Proceeding with the previous idea, I said that for the Cuban government the vital issue is the question what is to be done next. The question comes to the following: either they will stay unprepared to repulse new attempts at invasion or they must undertake steps to ensure their country from attack, take care of their defense. We have already said that the Soviet government has responded to the call of Cuba for help only because that appeal had the aim of providing Cubans with bread and removing the threat hanging over Cuba by strengthening its defensive capacity. Regarding help, rendered by the Soviet Union, in the use of some exclusively defensive armaments, by no means can it be seen as a threat to the USA. If, I repeat, the situation were different the Soviet government never would have gone along with such an aid.
Kennedy said that, to make things completely clear on this issue, he would like to announce once more that the USA do not have any intentions to invade Cuba. Nevertheless, intensified armaments supplies to Cuba on the part of the Soviet Union, which began in July of the current year, have complicated the situation greatly and made it more dangerous.
My intention, Kennedy stressed, consists in preventing any actions that could lead to war, so long as those actions would not be occasioned by some activity of the Soviet Union or Cuba. In order to confirm that the USA administration believes the declarations of the Soviet government about the defensive character of the armaments supplied to Cuba, Kennedy read the following passage from his statement on the Cuban issue of 4 September 1962:
"Information has reached this Government in the last four days from a variety of sources which established without a doubt that the Soviets have provided the Cuban Government with a number of anti-aircraft defense missiles with a slant range of twenty-five miles similar to early models of our "Nike" [missile].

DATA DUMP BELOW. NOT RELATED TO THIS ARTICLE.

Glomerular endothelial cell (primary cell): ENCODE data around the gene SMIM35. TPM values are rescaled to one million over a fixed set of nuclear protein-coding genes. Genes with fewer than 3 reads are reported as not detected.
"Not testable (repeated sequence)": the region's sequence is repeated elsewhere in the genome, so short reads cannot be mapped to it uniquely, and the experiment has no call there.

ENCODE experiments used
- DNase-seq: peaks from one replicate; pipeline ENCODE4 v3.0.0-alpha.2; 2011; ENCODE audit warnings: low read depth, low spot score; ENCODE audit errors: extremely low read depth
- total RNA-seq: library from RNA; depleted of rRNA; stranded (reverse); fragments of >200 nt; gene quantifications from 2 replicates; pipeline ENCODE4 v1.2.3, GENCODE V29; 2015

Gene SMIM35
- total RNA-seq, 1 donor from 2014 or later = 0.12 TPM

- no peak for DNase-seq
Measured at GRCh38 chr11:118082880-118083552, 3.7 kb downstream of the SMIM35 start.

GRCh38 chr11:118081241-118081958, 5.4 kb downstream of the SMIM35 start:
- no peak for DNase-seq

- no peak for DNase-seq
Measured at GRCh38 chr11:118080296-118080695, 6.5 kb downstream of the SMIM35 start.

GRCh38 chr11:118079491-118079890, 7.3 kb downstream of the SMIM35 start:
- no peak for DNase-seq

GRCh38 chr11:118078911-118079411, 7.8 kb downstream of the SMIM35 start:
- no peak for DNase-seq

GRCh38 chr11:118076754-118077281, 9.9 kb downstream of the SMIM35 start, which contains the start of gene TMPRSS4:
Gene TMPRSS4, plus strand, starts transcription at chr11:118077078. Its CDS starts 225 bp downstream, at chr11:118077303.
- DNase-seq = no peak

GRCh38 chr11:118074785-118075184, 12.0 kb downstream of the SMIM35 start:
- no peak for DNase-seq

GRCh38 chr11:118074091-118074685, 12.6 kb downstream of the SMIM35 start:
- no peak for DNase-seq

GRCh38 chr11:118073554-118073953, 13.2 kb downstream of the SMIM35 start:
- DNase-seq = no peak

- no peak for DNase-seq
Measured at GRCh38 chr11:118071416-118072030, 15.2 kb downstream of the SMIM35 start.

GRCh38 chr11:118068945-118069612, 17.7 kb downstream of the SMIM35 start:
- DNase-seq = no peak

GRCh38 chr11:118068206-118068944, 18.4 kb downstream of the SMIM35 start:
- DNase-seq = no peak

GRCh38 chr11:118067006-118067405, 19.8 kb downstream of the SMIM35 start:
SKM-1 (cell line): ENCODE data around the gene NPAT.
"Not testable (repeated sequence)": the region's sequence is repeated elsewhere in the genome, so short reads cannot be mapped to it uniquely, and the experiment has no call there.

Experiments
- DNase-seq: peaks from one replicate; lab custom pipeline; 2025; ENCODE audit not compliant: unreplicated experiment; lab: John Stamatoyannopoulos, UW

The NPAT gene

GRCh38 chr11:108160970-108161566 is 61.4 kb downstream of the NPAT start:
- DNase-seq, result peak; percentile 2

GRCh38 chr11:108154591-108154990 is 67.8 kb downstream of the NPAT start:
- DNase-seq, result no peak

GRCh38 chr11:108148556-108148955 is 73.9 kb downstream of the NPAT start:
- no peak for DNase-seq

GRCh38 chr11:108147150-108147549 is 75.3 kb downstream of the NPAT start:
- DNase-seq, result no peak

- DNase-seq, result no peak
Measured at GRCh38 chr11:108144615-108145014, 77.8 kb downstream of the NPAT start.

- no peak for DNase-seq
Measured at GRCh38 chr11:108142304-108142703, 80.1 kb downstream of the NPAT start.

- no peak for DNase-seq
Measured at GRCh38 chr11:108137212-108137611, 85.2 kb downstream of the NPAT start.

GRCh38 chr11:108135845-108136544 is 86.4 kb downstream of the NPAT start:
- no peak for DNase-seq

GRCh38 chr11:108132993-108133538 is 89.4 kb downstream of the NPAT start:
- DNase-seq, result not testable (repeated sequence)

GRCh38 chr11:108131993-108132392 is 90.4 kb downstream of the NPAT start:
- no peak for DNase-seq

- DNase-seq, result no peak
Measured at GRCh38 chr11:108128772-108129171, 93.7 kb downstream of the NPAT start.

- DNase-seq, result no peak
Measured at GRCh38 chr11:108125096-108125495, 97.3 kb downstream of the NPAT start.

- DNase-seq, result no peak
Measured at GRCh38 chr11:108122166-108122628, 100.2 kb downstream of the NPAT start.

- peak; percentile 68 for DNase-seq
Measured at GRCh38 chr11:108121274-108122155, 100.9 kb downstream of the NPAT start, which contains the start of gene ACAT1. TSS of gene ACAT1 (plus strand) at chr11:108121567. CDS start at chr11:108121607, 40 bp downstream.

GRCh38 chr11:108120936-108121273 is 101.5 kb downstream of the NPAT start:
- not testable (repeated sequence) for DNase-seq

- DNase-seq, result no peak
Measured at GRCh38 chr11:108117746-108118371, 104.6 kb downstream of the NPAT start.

Along with these missiles, the Soviets are apparently supplying the extensive radar and other electronic equipment which is required for their operation.
We can also confirm the presence of several Soviet-made motor torpedo boats carrying ship-to-ship missiles having a range of 15 miles.
The number of Soviet military technicians now known to be in Cuba or en route--approximately 3,500--is consistent with assistance in setting up and learning to use this equipment.
As I stated last week, we shall continue to make information available as fast as it is obtained and properly verified.
There is no evidence of any organized combat force in Cuba from any Soviet bloc country; of military base provided to Russia; of a violation of the 1934 treaty relating to Guantanamo; of the presence of offensive ground-to-ground missiles; or of other significant offensive capability either in Cuban hands or under Soviet direction and guidance.
Were it to be otherwise, the gravest issues would arise."
That is our position on this issue, said Kennedy, and in this way it has been expounded by our Attorney General, Robert Kennedy, in his conversation with the Soviet Ambassador.5 From that position I was proceeding last Sunday when I was voicing the aforementioned statement. Thus, in all my actions I proceed with due regard for statements of the Soviet Union that the armaments supplied to Cuba have an exclusively defensive character.